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I want to rent a boat (not a pontoon, but one with a sleeping area, bathroom etc.) which I can use for an overnight stay in open ocean. I am an absolute beginner about boats and don't know anything besides that boats run on water.

For virtually all skill levels this is a very poor idea. You should not under (almost) any circumstances spend the night in the open ocean without someone handling/driving the boat. You need to sleep in shifts and make sure that:

  • The boat continues to go the direction and speed you want it to. Auto-pilot can steer the boat, but doesn't know how to adapt to changing conditions
  • The wind hasn't changed. When it does you will need to adjust your heading or sails
  • You don't collide with anything. Land is the most likely thing, but other boats or ships could be problematic in some shipping lanes or close to shore.

For a beginner, I would try to find a well protected harbour (like No Name Harbour, outside of Miami). Ideally as a beginner, you should find something that has mooring buoys but when you get a bit more experience, it is definatly possible to anchor as well.

Overall, I would advise you to proceed very cautiously. Boating is largely unregulated but the complexity/risk is greater than driving a car. Everyone learns to drive by either taking a class or being taught by someone who knows. I would strongly advise you to take some sailing or boating lessons before proceeding with your project.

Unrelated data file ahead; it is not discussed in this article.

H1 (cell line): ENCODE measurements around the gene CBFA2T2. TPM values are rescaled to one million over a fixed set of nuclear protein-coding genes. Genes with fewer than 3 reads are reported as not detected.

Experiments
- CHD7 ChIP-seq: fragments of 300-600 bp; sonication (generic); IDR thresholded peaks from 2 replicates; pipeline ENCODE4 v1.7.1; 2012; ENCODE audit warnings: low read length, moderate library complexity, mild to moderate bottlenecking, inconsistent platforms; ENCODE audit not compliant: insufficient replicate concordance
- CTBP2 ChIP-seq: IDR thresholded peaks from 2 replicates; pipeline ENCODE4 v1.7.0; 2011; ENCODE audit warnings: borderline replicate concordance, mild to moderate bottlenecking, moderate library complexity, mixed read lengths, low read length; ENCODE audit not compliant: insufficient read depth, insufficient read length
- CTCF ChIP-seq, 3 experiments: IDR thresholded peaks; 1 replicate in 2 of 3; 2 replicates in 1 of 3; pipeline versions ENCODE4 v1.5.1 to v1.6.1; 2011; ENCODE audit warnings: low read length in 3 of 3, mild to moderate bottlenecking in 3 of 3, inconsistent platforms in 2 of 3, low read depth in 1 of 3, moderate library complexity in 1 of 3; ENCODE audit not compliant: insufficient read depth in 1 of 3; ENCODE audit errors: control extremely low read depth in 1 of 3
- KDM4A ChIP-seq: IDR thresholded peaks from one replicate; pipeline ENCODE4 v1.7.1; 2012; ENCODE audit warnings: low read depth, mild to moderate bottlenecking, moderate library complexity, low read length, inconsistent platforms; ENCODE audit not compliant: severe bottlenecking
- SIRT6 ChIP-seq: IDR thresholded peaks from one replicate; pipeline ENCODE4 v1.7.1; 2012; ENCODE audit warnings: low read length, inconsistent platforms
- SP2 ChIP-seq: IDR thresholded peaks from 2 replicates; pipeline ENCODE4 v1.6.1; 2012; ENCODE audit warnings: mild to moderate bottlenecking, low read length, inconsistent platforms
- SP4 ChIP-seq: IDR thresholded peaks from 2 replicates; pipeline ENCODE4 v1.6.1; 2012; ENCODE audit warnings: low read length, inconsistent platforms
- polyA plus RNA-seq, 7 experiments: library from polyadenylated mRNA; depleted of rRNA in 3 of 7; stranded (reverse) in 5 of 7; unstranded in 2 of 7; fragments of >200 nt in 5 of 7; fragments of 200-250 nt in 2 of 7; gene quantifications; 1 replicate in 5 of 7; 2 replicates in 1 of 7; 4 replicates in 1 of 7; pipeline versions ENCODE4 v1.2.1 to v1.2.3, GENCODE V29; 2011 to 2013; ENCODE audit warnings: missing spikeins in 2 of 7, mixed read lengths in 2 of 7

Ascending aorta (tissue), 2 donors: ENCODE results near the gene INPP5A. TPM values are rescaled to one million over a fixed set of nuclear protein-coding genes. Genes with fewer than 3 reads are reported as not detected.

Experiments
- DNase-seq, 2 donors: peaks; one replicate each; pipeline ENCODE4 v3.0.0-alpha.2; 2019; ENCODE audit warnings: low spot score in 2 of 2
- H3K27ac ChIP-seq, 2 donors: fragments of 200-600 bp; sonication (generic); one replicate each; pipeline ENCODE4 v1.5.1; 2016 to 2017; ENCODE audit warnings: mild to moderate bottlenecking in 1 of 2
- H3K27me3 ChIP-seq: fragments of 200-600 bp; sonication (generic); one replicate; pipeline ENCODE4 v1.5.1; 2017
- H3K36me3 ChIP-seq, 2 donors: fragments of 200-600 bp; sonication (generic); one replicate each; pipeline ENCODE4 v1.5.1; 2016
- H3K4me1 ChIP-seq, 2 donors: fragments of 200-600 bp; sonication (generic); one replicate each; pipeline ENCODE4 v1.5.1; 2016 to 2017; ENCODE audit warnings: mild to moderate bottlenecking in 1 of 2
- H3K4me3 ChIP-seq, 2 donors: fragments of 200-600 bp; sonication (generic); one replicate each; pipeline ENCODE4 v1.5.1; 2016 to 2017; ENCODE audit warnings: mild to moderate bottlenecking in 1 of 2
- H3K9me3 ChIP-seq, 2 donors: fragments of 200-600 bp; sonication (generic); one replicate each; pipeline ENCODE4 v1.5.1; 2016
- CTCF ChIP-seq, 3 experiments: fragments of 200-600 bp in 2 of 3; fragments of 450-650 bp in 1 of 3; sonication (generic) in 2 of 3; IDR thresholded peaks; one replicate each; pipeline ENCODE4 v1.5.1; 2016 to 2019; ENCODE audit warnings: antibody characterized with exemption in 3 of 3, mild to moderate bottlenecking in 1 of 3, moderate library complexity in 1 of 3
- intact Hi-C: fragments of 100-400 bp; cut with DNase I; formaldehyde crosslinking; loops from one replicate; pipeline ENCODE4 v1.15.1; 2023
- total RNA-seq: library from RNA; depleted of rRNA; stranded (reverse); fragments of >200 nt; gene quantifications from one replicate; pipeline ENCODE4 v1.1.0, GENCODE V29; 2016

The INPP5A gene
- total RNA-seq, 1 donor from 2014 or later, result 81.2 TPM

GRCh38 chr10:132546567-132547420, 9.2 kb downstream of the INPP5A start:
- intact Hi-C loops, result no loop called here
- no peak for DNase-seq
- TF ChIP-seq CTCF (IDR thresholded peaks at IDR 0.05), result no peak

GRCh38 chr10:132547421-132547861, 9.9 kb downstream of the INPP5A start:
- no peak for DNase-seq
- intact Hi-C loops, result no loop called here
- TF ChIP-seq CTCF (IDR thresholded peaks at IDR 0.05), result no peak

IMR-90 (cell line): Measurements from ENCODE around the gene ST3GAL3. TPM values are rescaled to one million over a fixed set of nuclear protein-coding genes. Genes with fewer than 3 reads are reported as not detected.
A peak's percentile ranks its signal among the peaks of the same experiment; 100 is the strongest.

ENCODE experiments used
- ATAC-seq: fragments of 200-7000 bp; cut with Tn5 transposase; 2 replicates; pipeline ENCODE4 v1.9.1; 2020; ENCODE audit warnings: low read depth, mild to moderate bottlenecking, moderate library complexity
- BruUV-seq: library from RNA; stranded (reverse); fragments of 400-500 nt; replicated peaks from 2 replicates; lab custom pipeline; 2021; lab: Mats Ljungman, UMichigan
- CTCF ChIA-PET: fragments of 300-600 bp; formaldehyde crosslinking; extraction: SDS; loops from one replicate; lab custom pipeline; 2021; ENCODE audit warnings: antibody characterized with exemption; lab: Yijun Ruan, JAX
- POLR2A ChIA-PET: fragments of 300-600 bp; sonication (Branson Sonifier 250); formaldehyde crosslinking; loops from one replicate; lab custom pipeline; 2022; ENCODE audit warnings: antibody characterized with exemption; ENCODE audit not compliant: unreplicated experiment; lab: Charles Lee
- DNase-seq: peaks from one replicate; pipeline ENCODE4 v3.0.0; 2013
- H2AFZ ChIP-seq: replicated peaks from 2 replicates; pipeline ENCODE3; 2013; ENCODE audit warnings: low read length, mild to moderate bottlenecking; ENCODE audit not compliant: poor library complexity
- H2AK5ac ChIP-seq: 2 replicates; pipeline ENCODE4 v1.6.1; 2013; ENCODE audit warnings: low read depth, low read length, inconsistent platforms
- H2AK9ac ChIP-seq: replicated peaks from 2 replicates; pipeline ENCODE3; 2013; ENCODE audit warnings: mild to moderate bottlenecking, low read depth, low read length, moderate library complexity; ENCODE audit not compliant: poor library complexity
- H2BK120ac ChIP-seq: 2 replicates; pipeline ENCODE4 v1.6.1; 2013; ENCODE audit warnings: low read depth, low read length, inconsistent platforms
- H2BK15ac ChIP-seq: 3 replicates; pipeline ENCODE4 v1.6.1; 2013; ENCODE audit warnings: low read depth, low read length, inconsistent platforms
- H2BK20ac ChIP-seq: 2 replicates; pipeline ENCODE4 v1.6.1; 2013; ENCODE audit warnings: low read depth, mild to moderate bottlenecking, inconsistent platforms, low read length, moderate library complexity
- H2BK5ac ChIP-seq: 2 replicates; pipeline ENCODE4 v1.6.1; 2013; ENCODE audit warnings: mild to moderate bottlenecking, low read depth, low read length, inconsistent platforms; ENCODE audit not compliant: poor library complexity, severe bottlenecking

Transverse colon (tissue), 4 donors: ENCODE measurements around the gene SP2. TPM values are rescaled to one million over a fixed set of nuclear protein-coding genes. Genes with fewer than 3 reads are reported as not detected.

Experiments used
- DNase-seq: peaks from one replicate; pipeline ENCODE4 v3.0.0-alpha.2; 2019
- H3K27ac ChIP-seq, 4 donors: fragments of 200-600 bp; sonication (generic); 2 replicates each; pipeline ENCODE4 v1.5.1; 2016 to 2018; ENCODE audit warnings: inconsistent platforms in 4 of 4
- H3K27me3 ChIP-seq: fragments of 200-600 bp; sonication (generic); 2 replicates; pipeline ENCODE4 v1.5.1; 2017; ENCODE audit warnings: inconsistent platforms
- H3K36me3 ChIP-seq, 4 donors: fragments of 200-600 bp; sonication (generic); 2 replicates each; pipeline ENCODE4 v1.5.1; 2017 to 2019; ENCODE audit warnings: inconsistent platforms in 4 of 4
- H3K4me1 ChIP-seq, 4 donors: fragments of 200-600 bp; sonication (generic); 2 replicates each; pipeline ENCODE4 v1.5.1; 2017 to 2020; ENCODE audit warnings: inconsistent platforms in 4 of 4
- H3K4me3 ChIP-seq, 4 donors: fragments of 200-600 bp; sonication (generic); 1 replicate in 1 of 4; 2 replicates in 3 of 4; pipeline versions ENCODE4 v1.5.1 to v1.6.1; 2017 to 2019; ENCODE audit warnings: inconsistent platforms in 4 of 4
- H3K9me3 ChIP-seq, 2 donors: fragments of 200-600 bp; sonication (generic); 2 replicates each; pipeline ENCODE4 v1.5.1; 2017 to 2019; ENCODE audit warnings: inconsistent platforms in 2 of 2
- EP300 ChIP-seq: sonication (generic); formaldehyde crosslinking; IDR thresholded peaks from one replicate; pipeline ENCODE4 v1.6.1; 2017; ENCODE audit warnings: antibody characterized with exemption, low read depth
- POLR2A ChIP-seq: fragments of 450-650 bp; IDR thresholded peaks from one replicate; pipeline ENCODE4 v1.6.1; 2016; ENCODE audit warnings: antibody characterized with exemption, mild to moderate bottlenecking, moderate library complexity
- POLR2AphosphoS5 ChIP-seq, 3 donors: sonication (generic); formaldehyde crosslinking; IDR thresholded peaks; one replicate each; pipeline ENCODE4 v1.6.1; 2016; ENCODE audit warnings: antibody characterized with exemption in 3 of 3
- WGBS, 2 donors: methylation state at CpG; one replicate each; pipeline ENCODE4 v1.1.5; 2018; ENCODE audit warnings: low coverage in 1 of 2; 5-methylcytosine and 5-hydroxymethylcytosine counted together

How will I keep the boat from drifting when it is not moving? Are anchors still in use?

Yes!

I wrote up a anchoring summary for another question. The question is asking specifically about rivers, but I think that the answer applies more generally.

I don't want to leave the US territory. Will there be some indication or coastal guards to help or assist if I get too close to leave US waters?

Probably not. There are some services that you can use that may be able to help if you have engine problems or run aground. Seatow is one such service.

I would strongly advise you to only use these for convenience only. These services are to help you do something more efficiently (in terms of time/cost/etc). They are not there to help you remain safe. At all times you are responsible for your own safety.

What else should I be prepared for? For example: navigation equipment, another rescue boat?

This is probably not answerable without more specifics. Just to layout some of the things you may/may not need:

A lot of this depends on what boat you will be using and where/when you will be using it.

  • Taking a Kayak out along the shore - No maps or compass needed. Just a kayak, paddle, life jacket, and a bail bucket.
  • Crossing the Atlantic requires many orders of magnitude more equipment and experience.

Other thoughts:

  • Will you be traveling at night? You need lights and maybe additional navigational equipment
  • Will you be traveling somewhere with cell reception? Do people in your area us VHF radios? Will you be traveling somewhere where authorities or commercial vessels will try to communicate with you?
  • You may need paper charts for many or most areas
  • You may want a GPS to help with navigation